> * a mathematical limitation: the NNCH home range is
>   probably affected by the number of relocations used to
>   estimate the home range
> * a biological limitation: the home range is defined for a
>   given period.
> If the home range is estimated within a moving window analysis,
> and if the time interval between relocations is not constant, then
> one of the two limitations arise. We work either on a fixed number
> of relocations, and period length differ, or we work on a fixed time
> period and the number of relocations differ. As you noted,
> a time period might be more ecologically relevant. However, it
> seems that NNCH is very sensitive to the number of points used (pers.
> obs.). So that the validity of such an approach is still to be tested.
> Because of all these uncertainties, I don't think I can include such a
> function in adehabitat yet, though it seems promising. Do you know
> whether this approach has already been used in an article ?
> 
> 
>> ####
>>
>> From replies to a query to the GRASS mailing list I so far distilled 
>> that a lot of GIS functionality is possible within R. Thus, there 
>> might not be a need to export the LoCoH neighborhoods to a GIS. Would 
>> it be possible to sample other point patterns or rasters with the 
>> LoCoH polygons, all within R? 
> 
> Yes, it is! these functions are even available in adehabitat.
> Raster maps can be imported with import.asc. The (new)
> function NNCH.rast allows to rasterize home ranges (it is
> based on the function mcp.rast). You can then use the function
> setmask to determine the value of habitat variables within the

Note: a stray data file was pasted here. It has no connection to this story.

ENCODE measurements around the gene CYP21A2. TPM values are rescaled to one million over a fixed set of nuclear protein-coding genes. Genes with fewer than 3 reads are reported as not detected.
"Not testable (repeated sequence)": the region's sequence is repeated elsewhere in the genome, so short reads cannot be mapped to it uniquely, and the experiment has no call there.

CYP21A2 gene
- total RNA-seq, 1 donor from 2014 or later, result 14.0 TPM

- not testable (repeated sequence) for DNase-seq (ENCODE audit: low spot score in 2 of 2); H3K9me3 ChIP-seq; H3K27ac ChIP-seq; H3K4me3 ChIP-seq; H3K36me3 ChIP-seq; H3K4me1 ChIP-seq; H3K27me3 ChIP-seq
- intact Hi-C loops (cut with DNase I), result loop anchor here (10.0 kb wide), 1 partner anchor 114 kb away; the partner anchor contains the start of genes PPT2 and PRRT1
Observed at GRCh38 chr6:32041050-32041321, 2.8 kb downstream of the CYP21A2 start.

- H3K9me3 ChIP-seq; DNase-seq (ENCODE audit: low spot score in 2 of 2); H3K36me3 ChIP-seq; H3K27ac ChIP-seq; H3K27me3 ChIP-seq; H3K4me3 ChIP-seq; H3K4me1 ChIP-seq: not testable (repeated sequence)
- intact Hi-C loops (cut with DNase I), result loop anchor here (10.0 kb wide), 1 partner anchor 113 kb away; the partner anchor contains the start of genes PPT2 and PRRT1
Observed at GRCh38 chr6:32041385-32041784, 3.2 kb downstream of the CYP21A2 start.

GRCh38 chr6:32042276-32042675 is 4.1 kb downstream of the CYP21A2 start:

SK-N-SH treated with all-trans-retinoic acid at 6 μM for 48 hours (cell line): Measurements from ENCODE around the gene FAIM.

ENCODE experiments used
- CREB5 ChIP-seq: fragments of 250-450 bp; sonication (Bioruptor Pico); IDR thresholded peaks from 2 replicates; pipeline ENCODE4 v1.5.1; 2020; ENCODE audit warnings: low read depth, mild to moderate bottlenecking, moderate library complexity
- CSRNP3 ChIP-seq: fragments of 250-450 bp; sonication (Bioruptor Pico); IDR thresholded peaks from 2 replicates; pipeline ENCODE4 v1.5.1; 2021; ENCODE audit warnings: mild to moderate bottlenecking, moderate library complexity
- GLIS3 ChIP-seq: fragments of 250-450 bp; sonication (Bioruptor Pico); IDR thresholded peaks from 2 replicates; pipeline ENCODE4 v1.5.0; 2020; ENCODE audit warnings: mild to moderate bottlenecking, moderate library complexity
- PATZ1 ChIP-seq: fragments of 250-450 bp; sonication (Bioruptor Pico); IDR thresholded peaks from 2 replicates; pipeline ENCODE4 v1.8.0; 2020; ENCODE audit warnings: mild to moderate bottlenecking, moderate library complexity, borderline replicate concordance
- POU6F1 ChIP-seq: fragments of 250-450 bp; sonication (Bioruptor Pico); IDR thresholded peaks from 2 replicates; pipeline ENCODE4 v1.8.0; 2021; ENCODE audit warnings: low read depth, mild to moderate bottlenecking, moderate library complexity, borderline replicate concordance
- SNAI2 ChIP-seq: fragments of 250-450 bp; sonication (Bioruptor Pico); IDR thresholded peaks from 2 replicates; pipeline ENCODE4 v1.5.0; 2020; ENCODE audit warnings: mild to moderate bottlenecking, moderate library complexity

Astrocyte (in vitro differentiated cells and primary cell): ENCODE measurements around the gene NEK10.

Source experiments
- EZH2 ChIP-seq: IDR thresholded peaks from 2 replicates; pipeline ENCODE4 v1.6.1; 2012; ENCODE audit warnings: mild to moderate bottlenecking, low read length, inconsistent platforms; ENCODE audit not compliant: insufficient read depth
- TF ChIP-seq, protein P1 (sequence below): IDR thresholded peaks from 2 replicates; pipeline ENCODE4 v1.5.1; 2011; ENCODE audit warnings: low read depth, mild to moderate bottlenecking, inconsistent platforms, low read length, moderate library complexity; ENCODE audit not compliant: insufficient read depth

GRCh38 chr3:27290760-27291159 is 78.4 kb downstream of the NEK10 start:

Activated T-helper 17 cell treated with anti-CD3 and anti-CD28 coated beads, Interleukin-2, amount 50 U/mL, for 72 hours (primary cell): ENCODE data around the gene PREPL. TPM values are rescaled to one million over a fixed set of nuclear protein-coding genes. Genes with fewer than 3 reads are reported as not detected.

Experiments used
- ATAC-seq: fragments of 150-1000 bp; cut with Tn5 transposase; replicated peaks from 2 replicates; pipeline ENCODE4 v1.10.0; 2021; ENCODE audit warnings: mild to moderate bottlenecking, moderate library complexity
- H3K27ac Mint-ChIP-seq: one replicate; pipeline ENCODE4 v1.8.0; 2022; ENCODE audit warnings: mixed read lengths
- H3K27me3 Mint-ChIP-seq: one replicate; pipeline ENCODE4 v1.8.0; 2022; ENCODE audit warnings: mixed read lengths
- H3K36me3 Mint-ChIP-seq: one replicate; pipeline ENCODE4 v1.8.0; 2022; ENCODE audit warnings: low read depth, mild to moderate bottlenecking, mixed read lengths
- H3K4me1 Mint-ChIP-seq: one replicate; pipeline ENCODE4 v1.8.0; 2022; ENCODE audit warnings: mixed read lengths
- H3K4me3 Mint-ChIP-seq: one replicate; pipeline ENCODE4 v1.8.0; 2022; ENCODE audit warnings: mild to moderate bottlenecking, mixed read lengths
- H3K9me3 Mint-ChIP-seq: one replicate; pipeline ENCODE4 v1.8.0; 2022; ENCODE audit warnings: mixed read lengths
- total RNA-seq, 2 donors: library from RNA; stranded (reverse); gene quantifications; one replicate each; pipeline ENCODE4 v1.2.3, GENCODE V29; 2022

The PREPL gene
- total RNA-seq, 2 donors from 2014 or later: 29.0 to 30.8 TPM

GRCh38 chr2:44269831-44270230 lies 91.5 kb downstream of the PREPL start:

> home range. If you have a point pattern and that you want to
> know which points are inside or outside the polygons, you can use
> the function inout or inpip of the package splancs. But this
> will be complex to do, as NNCH home ranges may contain holes.
> So you may also first rasterize the home range with NNCH.rast,
> and then use the function join.asc to determine which points are
> inside or outside the home range. Adehabitat does allow the
> handling of raster maps.
> 
> 
>> ####
>>
>> I look forward to receiving the new version of Adehabitat. My mailbox 
>> will be able to handle it just fine!
> 
> I send you the package off-list (for windows ? unix? mac ?)
> Thank you again for your message,
> Sincerely,
> 
> 
> Clément
> 
> ======================================
> UMR CNRS 5558 - Equipe "Ecologie Statistique"
> Laboratoire de Biométrie et Biologie Evolutive
> Université Claude Bernard Lyon 1
> 43, Boulevard du 11 novembre 1918
> 69622 Villeurbanne Cedex
> FRANCE
> tel. (+33) 04.72.43.27.57
> fax. (+33) 04.72.43.13.88
> 
> 
> ------------------------------------------------------------------------
> 
> _______________________________________________
> AniMov mailing list
> AniMov at faunalia.com
> http://www.faunalia.com/cgi-bin/mailman/listinfo/animov

-- 
---------------------------------------------------------
Dr. Sander P. Oom
Animal, Plant and Environmental Sciences
University of the Witwatersrand
Private Bag 3
Wits 2050
South Africa

Tel (work)      +27 (0)11 717 64 04
Tel (home)      +27 (0)18 297 44 51
Fax             +27 (0)18 299 24 64

Email   sander at oomvanlieshout.net
Web     www.oomvanlieshout.net/sander
---------------------------------------------------------



More information about the AniMov mailing list